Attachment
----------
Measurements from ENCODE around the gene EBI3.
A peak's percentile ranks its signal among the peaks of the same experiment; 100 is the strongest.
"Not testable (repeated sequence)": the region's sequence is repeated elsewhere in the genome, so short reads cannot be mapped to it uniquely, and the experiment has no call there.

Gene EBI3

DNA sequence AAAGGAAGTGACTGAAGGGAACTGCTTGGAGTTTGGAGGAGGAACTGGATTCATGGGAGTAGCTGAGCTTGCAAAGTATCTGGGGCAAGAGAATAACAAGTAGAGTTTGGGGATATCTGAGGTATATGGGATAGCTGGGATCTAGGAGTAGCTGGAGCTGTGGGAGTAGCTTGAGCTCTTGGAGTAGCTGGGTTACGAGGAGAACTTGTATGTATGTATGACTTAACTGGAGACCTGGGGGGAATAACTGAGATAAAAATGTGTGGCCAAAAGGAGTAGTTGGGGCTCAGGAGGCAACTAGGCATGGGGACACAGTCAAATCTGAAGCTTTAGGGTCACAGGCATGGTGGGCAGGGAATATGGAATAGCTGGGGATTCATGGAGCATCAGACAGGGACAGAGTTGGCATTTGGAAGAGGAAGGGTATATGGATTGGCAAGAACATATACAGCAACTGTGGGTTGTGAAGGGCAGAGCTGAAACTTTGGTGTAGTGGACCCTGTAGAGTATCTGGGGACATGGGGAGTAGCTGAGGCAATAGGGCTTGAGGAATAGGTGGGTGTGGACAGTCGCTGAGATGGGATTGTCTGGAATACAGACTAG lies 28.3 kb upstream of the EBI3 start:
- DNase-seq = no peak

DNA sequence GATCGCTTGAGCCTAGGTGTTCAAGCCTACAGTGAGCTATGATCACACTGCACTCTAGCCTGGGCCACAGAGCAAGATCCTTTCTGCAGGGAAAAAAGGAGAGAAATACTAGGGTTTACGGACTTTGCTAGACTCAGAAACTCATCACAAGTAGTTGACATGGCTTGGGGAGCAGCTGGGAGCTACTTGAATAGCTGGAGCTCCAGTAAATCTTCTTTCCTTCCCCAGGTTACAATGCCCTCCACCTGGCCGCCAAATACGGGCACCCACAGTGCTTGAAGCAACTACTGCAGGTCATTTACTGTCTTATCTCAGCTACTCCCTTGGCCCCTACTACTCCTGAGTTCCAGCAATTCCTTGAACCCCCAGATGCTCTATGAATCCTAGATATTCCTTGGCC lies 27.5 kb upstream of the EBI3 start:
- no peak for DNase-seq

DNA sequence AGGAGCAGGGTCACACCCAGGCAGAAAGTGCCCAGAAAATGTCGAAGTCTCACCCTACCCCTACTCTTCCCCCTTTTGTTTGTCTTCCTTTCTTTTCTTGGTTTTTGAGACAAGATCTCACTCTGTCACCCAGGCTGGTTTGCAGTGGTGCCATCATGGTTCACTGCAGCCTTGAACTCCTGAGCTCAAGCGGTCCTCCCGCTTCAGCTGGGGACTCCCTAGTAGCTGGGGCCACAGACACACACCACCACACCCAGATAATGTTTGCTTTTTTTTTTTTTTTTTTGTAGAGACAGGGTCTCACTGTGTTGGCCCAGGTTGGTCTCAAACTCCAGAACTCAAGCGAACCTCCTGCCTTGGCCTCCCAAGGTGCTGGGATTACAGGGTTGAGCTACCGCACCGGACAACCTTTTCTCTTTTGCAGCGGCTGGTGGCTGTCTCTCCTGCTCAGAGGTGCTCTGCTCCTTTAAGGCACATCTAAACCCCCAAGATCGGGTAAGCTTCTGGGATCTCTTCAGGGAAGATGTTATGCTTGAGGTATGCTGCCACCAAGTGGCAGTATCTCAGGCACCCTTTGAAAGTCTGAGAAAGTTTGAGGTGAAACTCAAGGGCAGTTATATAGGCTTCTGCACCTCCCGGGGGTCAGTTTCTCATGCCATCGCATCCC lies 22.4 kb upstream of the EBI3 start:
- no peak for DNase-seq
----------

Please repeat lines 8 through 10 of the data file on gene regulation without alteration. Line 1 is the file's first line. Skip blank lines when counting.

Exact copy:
- no peak for DNase-seq

DNA sequence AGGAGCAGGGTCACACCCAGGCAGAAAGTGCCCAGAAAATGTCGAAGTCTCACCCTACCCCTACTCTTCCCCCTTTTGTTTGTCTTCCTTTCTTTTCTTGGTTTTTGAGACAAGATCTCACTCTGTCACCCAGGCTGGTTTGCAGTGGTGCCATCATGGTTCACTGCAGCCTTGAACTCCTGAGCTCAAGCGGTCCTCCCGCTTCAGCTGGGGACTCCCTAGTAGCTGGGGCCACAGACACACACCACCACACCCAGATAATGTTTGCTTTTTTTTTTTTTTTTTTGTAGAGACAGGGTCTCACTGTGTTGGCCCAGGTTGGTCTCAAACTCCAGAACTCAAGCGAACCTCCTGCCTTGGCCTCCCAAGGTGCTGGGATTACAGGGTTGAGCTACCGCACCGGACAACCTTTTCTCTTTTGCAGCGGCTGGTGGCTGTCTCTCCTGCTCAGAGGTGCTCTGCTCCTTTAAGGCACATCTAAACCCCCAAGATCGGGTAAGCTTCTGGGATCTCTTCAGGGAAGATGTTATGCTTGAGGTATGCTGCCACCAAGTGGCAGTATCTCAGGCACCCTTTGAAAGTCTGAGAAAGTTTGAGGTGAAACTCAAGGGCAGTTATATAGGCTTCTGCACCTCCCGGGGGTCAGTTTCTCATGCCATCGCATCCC lies 22.4 kb upstream of the EBI3 start:
- no peak for DNase-seq